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Sunday, July 24, 2011


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I must admit, I'm quite new to the philosophizing game(I only had one course through the philosophy department during my undergrad and that was basically a survey of eastern philosophy) but, concerning the "Identity of Indiscernibles", I would like to know why you consider it false.

If I were to venture a guess, I would assume that one variable could in fact be a subset of the other. Therefore making every quality in variable "a" also a qualities in variable "b". However, "b" can have far more qualities not present in "a" and therefore, they're not equal.

I could be quite off though, hence the comment.

Very briefly, since my post is not about the Identity of Indiscernibles, but about phil. terminology:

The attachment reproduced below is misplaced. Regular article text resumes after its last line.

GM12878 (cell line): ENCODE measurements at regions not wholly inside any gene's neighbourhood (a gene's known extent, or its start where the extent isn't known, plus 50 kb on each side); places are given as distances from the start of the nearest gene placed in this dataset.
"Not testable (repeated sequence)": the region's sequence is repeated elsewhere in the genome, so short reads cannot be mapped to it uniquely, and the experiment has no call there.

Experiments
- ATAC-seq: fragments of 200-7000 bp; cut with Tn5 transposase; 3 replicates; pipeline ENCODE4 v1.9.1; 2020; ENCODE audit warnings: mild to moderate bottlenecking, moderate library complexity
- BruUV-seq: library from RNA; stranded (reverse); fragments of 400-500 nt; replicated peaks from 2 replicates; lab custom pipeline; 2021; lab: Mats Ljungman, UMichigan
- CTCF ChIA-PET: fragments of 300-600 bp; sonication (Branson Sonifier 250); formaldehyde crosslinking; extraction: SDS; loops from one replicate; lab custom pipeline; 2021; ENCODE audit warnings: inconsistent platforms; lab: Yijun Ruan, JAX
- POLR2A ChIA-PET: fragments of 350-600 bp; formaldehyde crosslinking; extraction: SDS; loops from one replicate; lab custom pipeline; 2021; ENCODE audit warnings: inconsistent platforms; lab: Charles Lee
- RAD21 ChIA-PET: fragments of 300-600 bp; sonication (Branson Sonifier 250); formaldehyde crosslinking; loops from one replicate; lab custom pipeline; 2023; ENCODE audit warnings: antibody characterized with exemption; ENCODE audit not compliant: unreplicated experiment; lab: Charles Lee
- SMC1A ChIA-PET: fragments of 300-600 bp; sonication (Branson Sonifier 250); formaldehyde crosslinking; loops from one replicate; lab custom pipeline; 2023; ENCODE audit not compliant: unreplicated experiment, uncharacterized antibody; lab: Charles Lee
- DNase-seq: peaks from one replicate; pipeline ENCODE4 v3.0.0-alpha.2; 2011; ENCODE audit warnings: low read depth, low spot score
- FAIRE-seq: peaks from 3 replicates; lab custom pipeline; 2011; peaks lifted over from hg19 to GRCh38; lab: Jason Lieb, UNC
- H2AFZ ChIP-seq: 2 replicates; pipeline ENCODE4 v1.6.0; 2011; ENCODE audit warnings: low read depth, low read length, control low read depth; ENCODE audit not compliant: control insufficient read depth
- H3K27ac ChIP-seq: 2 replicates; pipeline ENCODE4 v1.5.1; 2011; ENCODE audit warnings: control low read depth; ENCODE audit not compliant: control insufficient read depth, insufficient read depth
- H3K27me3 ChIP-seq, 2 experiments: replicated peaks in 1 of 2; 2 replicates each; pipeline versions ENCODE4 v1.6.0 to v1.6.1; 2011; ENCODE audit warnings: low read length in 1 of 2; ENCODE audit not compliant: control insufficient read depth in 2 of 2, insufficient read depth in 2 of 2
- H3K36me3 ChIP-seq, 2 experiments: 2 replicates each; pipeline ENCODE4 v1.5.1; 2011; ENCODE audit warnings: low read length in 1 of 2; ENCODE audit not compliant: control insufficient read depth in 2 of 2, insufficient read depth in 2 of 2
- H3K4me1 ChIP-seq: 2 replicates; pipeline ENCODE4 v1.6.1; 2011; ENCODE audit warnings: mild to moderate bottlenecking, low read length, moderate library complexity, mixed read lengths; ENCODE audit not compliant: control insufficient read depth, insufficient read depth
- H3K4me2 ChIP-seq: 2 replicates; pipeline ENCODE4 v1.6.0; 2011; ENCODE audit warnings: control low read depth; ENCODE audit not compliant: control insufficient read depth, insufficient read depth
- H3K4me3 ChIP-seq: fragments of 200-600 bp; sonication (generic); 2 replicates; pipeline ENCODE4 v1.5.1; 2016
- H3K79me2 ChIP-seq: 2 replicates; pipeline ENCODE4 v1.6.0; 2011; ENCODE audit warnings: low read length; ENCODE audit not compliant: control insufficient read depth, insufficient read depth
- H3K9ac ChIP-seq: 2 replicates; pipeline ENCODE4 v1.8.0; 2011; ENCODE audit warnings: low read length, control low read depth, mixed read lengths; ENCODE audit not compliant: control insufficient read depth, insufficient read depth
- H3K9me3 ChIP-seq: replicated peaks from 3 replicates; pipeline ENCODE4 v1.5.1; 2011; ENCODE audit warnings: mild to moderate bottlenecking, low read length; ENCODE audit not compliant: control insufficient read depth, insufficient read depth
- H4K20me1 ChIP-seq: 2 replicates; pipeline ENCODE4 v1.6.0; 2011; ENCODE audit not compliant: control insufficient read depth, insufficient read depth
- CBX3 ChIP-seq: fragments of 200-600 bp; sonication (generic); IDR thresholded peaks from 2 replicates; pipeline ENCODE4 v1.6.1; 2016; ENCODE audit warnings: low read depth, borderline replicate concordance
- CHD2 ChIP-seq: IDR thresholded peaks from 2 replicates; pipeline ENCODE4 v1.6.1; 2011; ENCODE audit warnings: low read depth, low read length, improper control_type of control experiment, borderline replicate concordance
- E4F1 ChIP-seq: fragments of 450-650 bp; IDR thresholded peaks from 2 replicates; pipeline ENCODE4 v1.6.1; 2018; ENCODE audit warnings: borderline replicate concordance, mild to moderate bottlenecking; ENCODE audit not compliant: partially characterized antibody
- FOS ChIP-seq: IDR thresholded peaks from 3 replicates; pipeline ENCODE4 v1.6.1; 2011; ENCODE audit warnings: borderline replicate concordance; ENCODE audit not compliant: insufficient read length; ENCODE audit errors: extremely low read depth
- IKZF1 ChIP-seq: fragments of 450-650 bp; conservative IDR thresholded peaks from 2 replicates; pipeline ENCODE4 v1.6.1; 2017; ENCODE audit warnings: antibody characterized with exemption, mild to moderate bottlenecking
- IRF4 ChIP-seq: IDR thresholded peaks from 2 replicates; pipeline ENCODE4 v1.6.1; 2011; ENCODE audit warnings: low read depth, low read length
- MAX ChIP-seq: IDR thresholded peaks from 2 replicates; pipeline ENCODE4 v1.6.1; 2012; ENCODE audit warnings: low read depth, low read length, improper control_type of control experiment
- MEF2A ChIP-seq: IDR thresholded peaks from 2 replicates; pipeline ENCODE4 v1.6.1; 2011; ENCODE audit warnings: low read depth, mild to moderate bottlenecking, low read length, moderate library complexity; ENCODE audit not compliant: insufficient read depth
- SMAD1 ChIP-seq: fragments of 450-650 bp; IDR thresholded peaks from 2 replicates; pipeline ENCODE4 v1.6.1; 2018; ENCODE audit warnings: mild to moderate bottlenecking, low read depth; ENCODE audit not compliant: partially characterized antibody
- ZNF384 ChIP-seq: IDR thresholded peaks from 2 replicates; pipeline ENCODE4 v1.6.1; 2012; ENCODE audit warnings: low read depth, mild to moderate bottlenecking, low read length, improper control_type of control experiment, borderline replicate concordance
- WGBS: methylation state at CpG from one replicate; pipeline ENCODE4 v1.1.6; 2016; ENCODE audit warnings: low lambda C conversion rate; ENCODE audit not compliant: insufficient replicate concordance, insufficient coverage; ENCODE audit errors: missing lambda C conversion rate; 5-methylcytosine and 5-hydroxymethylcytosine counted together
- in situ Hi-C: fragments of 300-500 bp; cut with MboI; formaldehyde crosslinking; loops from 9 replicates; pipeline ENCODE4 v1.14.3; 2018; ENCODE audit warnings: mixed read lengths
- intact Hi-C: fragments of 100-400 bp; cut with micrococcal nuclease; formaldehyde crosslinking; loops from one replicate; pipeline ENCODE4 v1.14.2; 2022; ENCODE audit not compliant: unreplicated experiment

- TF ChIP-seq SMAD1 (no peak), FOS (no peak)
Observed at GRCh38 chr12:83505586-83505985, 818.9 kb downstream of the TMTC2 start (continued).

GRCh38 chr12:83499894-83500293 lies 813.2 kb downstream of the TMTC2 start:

The principle says, roughly, that if a and b share all properties, then a = b. If intended as a necessary truth, then to refute it all I need is one merely possible counterexample. Well, is it not possible that there be just two iron spheres that share all relational and nonrelational properties?

I would say so Professor. Hence uniform ball bearings that we find in a number of machines.

I'm also sorry for the tangent. I simply did not want to error in my understanding(being the beginner that I am).

Hi Bill,

Good points, all.

But here's another: 3 syllables vs. 12 syllables.

Accuracy be damned!


Hi Dale,

Sorry to use you as an example, but I did like your post!

Coming to Tucson this summer?

No problem, friend.

No - can't come out this summer. Hoping to visit the inlaws around Christmas time. Will surely email you if that happens. Really enjoyed hanging out with ya'll.

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